Neural tissue can be artificially stimulated and activated by prosthetic devices that pass pulses of electrical current through electrodes on such a device. The passage of current causes changes in electrical potentials across visual neuronal membranes, which can initiate visual neuron action potentials, which are the means of information transfer in the nervous system.
Based on this mechanism, it is possible to input information into the nervous system by coding the information as a sequence of electrical pulses which are relayed to the nervous system via the prosthetic device. In this way, it is possible to provide artificial sensations including vision.
One typical application of neural tissue stimulation is in the rehabilitation of the blind. Some forms of blindness involve selective loss of the light sensitive transducers of the retina. Other retinal neurons remain viable, however, and may be activated in the manner described above by placement of a prosthetic electrode device on the inner (toward the vitreous) retinal surface (epiretial). This placement must be mechanically stable, minimize the distance between the device electrodes and the visual neurons, and avoid undue compression of the visual neurons.
In 1986, Bullara (U.S. Pat. No. 4,573,481) patented an electrode assembly for surgical implantation on a nerve. The matrix was silicone with embedded iridium electrodes. The assembly fit around a nerve to stimulate it.
Dawson and Radtke stimulated cat's retina by direct electrical stimulation of the retinal ganglion cell layer. These experimenters placed nine and then fourteen electrodes upon the inner retinal layer (i.e., primarily the ganglion cell layer) of two cats. Their experiments suggested that electrical stimulation of the retina with 30 to 100 uA current resulted in visual cortical responses. These experiments were carried out with needle-shaped electrodes that penetrated the surface of the retina (see also U.S. Pat. No. 4,628,933 to Michelson).
The Michelson '933 apparatus includes an array of photosensitive devices on its surface that are connected to a plurality of electrodes positioned on the opposite surface of the device to stimulate the retina. These electrodes are disposed to form an array similar to a “bed of nails” having conductors which impinge directly on the retina to stimulate the retinal cells. U.S. Pat. No. 4,837,049 to Byers describes spike electrodes for neural stimulation. Each spike electrode pierces neural tissue for better electrical contact. U.S. Pat. No. 5,215,088 to Norman describes an array of spike electrodes for cortical stimulation. Each spike pierces cortical tissue for better electrical contact.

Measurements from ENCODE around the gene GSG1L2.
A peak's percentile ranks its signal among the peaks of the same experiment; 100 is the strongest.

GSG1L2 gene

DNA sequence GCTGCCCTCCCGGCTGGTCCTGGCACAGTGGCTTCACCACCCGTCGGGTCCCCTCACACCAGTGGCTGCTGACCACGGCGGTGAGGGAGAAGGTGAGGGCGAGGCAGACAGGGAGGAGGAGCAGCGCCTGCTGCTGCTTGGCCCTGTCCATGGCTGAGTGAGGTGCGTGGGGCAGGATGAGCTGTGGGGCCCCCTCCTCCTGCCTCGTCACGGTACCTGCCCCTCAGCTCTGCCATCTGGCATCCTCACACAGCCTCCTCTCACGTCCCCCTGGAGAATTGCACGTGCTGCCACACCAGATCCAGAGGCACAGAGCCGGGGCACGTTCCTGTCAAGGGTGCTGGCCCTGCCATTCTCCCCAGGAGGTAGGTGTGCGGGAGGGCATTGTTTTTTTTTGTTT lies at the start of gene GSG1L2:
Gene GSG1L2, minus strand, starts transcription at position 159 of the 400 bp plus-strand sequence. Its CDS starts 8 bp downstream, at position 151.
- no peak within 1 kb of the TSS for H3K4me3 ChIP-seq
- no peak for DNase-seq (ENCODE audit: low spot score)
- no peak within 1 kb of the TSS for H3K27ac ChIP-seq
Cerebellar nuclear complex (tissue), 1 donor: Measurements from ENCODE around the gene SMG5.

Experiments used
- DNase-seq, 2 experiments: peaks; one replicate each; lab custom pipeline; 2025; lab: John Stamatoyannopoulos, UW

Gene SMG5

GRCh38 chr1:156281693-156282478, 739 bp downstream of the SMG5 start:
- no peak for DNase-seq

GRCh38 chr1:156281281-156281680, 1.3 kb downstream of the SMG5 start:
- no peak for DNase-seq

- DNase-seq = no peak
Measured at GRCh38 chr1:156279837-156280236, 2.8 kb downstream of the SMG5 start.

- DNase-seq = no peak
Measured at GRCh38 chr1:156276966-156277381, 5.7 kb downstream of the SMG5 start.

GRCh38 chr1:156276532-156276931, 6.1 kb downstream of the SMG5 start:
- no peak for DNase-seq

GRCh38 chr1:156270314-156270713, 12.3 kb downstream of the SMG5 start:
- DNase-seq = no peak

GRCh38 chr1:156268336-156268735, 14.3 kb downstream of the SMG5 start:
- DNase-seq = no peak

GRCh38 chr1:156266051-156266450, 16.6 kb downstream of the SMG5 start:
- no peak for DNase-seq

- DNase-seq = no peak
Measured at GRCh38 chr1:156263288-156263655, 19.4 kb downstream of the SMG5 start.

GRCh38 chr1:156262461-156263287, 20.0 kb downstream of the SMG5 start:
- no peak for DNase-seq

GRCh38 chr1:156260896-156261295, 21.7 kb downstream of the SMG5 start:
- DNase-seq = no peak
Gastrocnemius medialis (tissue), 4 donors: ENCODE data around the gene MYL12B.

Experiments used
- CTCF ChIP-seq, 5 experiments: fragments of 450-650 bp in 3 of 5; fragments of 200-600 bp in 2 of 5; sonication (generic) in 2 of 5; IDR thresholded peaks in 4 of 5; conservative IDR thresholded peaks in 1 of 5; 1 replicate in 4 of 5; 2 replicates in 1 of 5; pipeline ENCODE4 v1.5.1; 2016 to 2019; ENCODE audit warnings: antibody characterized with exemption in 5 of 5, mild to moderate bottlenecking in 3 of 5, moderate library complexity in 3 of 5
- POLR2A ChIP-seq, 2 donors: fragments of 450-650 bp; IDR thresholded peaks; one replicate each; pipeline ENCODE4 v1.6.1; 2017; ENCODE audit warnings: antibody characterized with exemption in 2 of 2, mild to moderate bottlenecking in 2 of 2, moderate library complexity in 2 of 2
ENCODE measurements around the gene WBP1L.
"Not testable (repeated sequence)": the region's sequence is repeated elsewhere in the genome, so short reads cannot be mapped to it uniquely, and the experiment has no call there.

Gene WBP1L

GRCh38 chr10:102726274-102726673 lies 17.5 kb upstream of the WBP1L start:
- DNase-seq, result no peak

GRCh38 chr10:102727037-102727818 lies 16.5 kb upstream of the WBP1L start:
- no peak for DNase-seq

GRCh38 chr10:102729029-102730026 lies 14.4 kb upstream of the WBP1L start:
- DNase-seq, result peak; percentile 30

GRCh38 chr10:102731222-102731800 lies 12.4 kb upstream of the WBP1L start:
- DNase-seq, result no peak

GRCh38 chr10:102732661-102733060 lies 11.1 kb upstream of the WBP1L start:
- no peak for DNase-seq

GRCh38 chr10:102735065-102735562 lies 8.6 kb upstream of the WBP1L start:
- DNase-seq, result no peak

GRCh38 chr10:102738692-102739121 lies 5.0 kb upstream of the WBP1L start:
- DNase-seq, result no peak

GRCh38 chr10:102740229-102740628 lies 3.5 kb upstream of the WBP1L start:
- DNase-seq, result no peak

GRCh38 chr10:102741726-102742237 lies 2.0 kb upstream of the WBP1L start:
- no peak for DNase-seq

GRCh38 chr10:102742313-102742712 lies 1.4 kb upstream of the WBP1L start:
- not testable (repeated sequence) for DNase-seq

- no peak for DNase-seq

The art of implanting an intraocular prosthetic device to electrically stimulate the retina was advanced with the introduction of retinal tacks in retinal surgery. De Juan, et al. at Duke University Eye Center inserted retinal tacks into retinas in an effort to reattach retinas that had detached from the underlying choroid, which is the source of blood supply for the outer retina and thus the photoreceptors. See, e.g., E. de Juan, et al., 99 Am. J. Opthalmol. 272 (1985). These retinal tacks have proved to be biocompatible and remain embedded in the retina, and choroid/sclera, effectively pinning the retina against the choroid and the posterior aspects of the globe. Retinal tacks are one way to attach a retinal array to the retina. U.S. Pat. No. 5,109,844 to de Juan describes a flat electrode array placed against the retina for visual stimulation. U.S. Pat. No. 5,935,155 to Humayun describes a visual prosthesis for use with the flat retinal array described in de Juan.
In outer retinal degeneration, such as retinitis pigmentosa (RP), the photoreceptors and their supporting retinal pigment epithelium are impaired. In RP (incidence 1:4000) legal blindness is reached after 25 years. In many RP patients over sixty years of age, elementary vision with only gross movement or bright light perception remains, with little or no appreciable peripheral vision. Eventually, even light perception may recede. Currently, there is no treatment that stops or reverses the loss of photoreceptors in retinitis pigmentosa.
Traditionally, the approach to vision rehabilitation in subjects with retinitis pigmentosa has been to use the remaining vision with optical aides. If no useful vision is achieved, auditory or tactile information is substituted (e.g. Braille, cane travel, etc.). Attempts to remedy or alleviate vision loss have been made by replacing damaged cells or by electrically stimulating an undamaged proximal level, bypassing impaired cells. Replacement of damaged photoreceptors has been studied in animals through transplantation. Although there are indications that transplanted photoreceptors can make functional connections, many questions remain about the optimal methods to achieve long term graft survival and functionality in a human eye.